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Postproduction tools that helped launch the digital intermediate process figured prominently during the Academy of Motion Picture Arts and Sciences’ annual Scientific and Technical Awards presentation.
Held Saturday at The Beverly Wilshire, the Academy honored a total of 10 technologies with Scientific and Engineering Awards and five with Technical Achievement Awards.
The digital intermediate, or DI, process gives filmmakers extended creative flexibility by shifting color grading and other postproduction tasks from a chemical process to one that is digital. “The digital intermediate is taking over the postproduction field the way Avid took over the editing field,” said SciTech Awards committee chair Richard Edlund. “Now there are very few movies that aren’t finished in DI.”
The phrase “digital intermediate” became the common term used to describe this process because at its start — roughly a decade ago — a movie was initially shot on film and then, after postproduction, was recorded back to film for theatrical release. The digital work was an “intermediate” step in the pipeline.
That is already changing. With the proliferation of digital cinematography cameras, movies increasingly begin in the digital realm — and with digital cinema projection, they often end as files rather than film. For that reason, many believe that the still-young term will need to be retired.
“The DI transition was a chapter of the history of filmmaking,” said honoree Wolfgang Lempp, who co-founded Filmlight, a company that this year had four DI-related tools recognized with SciTech Awards. “We are now in a digitally dominated era where the emphasis is on creative tools.”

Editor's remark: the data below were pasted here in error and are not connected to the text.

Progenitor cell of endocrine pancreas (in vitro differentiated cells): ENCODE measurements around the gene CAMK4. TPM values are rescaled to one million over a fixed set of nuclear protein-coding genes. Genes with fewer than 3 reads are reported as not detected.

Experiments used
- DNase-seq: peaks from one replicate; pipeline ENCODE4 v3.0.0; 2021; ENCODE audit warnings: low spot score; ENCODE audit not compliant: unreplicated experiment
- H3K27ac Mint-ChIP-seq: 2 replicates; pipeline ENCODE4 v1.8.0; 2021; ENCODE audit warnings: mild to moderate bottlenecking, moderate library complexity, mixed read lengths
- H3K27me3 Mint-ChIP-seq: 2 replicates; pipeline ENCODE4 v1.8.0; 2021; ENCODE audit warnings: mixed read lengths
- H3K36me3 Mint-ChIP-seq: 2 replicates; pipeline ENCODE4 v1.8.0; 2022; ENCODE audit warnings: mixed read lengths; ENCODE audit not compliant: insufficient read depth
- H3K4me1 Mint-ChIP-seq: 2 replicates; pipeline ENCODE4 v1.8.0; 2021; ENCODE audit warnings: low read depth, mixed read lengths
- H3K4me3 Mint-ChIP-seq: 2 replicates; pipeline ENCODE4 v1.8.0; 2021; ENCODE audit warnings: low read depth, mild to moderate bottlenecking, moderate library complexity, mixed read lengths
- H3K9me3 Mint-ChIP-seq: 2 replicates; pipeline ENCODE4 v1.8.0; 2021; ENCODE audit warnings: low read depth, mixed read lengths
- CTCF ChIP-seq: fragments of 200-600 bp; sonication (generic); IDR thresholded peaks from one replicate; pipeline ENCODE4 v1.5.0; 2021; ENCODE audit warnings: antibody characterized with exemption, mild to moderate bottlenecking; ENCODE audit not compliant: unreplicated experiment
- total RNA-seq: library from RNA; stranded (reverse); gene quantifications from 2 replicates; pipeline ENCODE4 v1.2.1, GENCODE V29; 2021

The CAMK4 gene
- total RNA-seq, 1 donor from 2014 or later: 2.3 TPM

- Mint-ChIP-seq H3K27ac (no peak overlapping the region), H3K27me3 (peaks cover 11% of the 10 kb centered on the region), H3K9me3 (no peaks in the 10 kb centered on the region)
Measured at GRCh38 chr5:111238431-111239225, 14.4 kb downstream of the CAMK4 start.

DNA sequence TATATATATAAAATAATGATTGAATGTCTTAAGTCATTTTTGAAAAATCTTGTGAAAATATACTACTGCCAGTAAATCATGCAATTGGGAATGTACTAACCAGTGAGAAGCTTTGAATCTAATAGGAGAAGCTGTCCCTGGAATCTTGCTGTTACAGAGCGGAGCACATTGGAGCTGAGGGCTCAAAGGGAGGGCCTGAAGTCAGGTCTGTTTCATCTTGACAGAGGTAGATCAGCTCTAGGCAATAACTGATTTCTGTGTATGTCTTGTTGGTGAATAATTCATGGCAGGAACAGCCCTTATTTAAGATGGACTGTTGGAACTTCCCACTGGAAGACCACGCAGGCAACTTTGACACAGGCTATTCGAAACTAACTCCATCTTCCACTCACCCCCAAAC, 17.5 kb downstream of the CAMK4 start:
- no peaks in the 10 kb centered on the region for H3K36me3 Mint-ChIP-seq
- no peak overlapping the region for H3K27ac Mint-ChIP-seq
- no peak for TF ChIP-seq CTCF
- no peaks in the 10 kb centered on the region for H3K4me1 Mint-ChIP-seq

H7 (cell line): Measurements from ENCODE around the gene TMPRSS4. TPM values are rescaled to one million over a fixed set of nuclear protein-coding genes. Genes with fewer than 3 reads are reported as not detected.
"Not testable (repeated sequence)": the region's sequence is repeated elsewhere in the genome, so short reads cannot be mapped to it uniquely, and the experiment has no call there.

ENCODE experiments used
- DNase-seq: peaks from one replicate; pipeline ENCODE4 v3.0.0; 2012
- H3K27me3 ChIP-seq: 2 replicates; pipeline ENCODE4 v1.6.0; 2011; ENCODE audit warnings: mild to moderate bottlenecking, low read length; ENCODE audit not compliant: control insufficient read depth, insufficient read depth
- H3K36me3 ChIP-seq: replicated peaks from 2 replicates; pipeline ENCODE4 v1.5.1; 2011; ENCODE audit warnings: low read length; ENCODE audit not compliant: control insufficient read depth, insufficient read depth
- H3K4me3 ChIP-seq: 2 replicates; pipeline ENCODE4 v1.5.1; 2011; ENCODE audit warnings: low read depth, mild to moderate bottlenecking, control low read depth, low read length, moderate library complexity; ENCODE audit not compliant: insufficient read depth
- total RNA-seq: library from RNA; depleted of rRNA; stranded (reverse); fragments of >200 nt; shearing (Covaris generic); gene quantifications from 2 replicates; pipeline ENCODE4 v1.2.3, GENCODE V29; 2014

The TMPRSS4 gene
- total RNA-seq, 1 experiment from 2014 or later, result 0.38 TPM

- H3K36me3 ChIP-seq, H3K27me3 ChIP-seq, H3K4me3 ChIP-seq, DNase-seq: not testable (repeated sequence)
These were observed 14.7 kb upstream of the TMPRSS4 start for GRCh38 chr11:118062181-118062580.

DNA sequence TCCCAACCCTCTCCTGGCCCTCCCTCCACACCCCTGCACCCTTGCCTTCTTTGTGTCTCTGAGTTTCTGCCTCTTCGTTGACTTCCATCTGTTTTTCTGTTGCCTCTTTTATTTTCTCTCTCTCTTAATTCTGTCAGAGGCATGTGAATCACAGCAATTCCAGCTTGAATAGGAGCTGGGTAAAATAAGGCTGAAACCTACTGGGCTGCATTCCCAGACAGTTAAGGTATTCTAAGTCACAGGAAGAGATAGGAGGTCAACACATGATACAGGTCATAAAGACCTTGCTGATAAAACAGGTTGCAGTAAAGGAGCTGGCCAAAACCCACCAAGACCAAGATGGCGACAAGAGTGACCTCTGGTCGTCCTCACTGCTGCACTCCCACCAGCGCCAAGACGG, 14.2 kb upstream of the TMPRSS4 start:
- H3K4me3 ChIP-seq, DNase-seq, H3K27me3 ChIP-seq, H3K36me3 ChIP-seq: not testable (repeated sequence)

Among the technologies recognized for enabling the DI process were scanners, which convert film into files for the post process; look up tables and color management tools, which allow filmmakers to create and maintain a consistent look; color grading tools, offering creative flexibility in adjusting color; and display, enabling accurate monitoring of the images.
Elizabeth Banks hosted the awards presentation, asking for patience “as I read, but don’t fully understand, these awards.”
Scientific and Engineering Awards, presented as an Academy Plaque, were bestowed on Per Christensen, Michael Bunnell and Christophe Hery for the development of point-based rendering for indirect illumination and ambient occlusion for realistic shadows; Dr. Richard Kirk for the Truelight look-up table device and color management system; Volker Massmann, Markus Hasenzahl, Dr. Klaus Anderle and Andreas Loew for the Spirit 4K/2K film scanner; Michael Cieslinski, Dr. Reimar Lenz and Bernd Brauner for the Arriscan film scanner; Wolfgang Lempp, Theo Brown, Tony Sedivy and Dr. John Quartel for the Northlight film scanner; Steve Chapman, Martin Tlaskal, Darrin Smart and Dr. James Logie for the Baselight color correction system; and Mark Jaszberenyi, Gyula Priskin and Tamas Perlaki for the Lustre color correction system.
Also receiving Academy Plaques were Brad Walker, D. Scott Dewald, Bill Werner and Greg Pettitt for the Texas Instruments DLP Projector technology; Fujifilm Corp., Ryoji Nishimura, Masaaki Miki and Youichi Hosoya for Fujicolor ETERNA-RDI digital intermediate film; and Paul Debevec, Tim Hawkins, John Monos and Mark Sagar for the Light Stage capture devices and the image-based facial rendering system.
Technical Achievement Awards were presented to Mark Wolforth and Tony Sedivy for their work on the Truelight look-up table system: to Dr. Klaus Anderle, Christian Baeker and Frank Billasch for the LUTher look-up table device and color management system; to Steve Sullivan, Kevin Wooley, Brett Allen and Colin Davidson for the Imocap on-set performance capture system; to Hayden Landis, Ken McGaugh and Hilmar Koch for advancing the technique of ambient occlusion rendering for CG lighting; and to Bjorn Heden for the Heden Lens Motors.
While this year the SciTech Awards honored various tools from the intermediate portion of the digital pipeline, to date no digital cinematography technology has been recognized. Edlund said: “I think the SciTech committee feels that unless the digital technology is able to rise to the bar that film has set, it’s not worthy … but it’s getting very close.”
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